Virtual Assistant System to Enhance Patient Self-Medication Outcomes

Meet the Team:

  1. Colin Drummond, PhD (CWRU Biomedical Engineering)
  2. Shanina Knighton, PhD, RN, Celeste Alfes, DNP, RN, and Elizabeth Zimmermann, DNP, RN (CWRU School of Nursing)
  3. Scott Frank, MD, MS (CWRU SOM)
  4. Miriam L. Pekarek, BS and Eve Davis, RN (Outpatient Therapy, and Ohio Living Breckenridge Village (Stakeholders)
  5. Patients and their Caregivers at Breckenridge (Stakeholders)
Colin Drummond is the pilot grant recipient for the project "VIRTUAL ASSISTANT SYSTEM TO ENHANCE PATIENT SELF-MEDICATION OUTCOMES"

“If you don’t get the patients’ needs right, you are bound to fail,” notes Professor and Assistant Chair of the Department of Biomedical Engineering, Dr. Colin Drummond, whose interdisciplinary team was recently awarded a pilot grant from the Clinical & Translational Science Collaborative’s Community and Collaboration core. These grants fund interdisciplinary research teams with engaged stakeholders conducting translational research.  Dr. Drummond’s team, which also includes colleagues from the School of Nursing and the School of Medicine along with caregiver professionals from a community care facility, will identify medication self-management challenges and develop a new interactive “virtual assistant” decision-support technology platform to improve patient quality of life and outcomes.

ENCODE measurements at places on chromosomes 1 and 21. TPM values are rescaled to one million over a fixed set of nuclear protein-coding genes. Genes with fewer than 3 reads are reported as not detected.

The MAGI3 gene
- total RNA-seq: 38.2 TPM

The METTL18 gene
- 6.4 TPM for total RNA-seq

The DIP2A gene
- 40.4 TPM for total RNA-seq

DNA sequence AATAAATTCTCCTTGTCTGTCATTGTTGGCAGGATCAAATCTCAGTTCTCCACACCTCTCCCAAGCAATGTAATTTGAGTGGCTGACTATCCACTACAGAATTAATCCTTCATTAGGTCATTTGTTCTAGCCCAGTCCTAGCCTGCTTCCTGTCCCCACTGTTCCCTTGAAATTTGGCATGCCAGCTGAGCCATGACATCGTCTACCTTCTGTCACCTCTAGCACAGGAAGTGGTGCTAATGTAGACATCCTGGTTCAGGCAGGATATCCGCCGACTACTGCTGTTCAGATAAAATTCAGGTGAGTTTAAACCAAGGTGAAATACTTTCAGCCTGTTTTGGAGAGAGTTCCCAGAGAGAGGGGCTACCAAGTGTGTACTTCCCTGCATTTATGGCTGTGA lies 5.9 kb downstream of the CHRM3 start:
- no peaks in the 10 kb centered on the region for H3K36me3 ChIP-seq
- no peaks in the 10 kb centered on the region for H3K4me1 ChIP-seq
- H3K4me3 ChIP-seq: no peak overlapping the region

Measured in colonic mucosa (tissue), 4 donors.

Drawing on a long history of working with colleagues from other fields, Dr. Drummond and his team truly understand the value of working across disciplines and most importantly involving patients and other stakeholders in the process from the beginning. Dr. Drummond credits this approach to his experience with the Stanford Biodesign program which focuses on starting design with a patient need.  Including caregivers as integral members of the research team is essential for these investigators as they believe it allows them to genuinely understand patient need and design something which addresses these needs.  

Another key to team science for Dr. Drummond is putting together members of an interdisciplinary research team based on their competencies which ensures that everyone has a meaningful role, and that there are a diversity of problem-solving perspectives at the table.  After that, it is all about building relationships, which requires time and trust.  Dr. Drummond’s self-proclaimed mantra is  “(You) have to have congruence - what you think, say and do have to align.  If you don’t have congruence you won’t build trust. If you don’t build trust, you won’t build a team.  If you don’t build a team you won't get anything done.”